It doesn’t stop there either, research suggests that lemon verbena may also be able to reduce fevers and aid with menstruation pains and discomfort. There are suggestions that it could be used to aid with anxiety and depression as well, although it doesn’t seem to be as effective as teas like chamomile in this regard.

Side Effects of Lemon Verbena

There are very few side effects with moderate consumption of lemon verbena. However, excessive consumption may lead to stomach upset, including nausea, vomiting and general sickness. The same can be said for excessive consumption of anything though and you’d likely need to drink a lot of lemon verbena tea to feel such effects.

The only real side effects to worry about with regards to lemon verbena tea are those associated with allergic reactions. Mild allergic reactions have been noted, including dermatitis. It is also not recommended for anyone who suffers from kidney disease and caution is advised in those who are taking prescription medication or undergoing treatment for a disease or illness.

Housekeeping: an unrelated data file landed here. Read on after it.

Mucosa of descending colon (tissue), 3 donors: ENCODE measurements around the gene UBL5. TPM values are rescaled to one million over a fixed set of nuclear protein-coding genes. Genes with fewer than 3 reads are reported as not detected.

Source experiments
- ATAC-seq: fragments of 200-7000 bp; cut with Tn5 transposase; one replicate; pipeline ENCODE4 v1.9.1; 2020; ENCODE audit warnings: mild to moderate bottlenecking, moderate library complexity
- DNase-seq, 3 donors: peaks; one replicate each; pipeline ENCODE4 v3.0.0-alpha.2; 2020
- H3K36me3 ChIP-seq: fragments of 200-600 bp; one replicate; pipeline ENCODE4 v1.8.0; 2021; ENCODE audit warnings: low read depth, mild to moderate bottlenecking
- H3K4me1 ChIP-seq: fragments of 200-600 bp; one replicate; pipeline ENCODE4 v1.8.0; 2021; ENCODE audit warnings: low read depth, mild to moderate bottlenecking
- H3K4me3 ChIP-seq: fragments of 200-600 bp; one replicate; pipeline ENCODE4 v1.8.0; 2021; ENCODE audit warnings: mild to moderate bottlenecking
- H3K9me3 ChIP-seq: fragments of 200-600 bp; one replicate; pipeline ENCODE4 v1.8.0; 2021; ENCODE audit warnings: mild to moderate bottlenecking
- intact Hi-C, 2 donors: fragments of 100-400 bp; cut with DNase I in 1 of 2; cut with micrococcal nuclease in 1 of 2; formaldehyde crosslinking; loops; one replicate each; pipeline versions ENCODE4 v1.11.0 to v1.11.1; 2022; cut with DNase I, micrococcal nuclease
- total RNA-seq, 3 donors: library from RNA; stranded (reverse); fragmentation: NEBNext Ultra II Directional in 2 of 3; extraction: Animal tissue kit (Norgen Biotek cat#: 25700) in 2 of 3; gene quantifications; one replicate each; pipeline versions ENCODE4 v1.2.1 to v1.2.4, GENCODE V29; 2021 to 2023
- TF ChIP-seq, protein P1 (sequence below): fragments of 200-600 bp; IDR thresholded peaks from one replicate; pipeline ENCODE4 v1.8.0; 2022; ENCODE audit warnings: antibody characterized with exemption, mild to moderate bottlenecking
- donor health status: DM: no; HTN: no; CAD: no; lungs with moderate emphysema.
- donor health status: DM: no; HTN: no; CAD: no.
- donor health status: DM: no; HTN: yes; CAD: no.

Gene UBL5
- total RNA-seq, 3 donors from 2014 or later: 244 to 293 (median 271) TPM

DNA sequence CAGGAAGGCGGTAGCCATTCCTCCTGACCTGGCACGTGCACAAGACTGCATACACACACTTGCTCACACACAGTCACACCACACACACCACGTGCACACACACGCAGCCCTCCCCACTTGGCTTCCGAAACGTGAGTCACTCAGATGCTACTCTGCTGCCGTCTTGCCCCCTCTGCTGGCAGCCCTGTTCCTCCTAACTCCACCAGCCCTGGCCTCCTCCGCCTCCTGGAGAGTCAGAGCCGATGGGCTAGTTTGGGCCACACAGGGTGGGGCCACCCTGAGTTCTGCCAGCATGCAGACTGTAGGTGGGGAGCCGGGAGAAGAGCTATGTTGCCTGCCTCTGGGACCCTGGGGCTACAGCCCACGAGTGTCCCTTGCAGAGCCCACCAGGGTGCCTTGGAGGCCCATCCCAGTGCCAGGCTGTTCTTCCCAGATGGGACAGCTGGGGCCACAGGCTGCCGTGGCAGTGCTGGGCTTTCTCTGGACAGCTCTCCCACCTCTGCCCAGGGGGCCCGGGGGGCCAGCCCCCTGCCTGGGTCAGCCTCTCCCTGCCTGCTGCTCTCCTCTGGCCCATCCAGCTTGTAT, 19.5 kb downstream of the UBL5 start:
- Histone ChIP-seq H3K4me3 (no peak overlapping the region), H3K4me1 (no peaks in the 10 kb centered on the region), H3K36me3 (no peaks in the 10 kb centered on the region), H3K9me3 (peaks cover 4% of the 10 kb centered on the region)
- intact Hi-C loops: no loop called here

Where to Find Lemon Verbena?

Lemon Verbena Benefits

Finding a high quality lemon verbena tea outside of Greece is not easy. There are many sellers on auction sites like eBay, but you don’t always know what you’re getting, where it has been produced or if it is organic or not. We have found some great teas in Greece and even in South America, but these are often packed and labelled in the local language and if you don’t speak it then it can be difficult to know what you’re getting.

The one thing we would advise is that you stay away from eBay. We have bought a lot of low quality teas from that site, teas that are clearly several years old and have probably been sitting in the back of someone’s garage gathering dust, as well as teas that don’t have an origin. There are no commercial brands that currently stock it as far as we know, but there are some decent bags of this tea sold in health shops online and offline.

If you want the very best lemon verbena tea, you should also avoid the dust-filled teabags sold by major commercial brands. These are very low quality and never give you a true Louisa tea experience.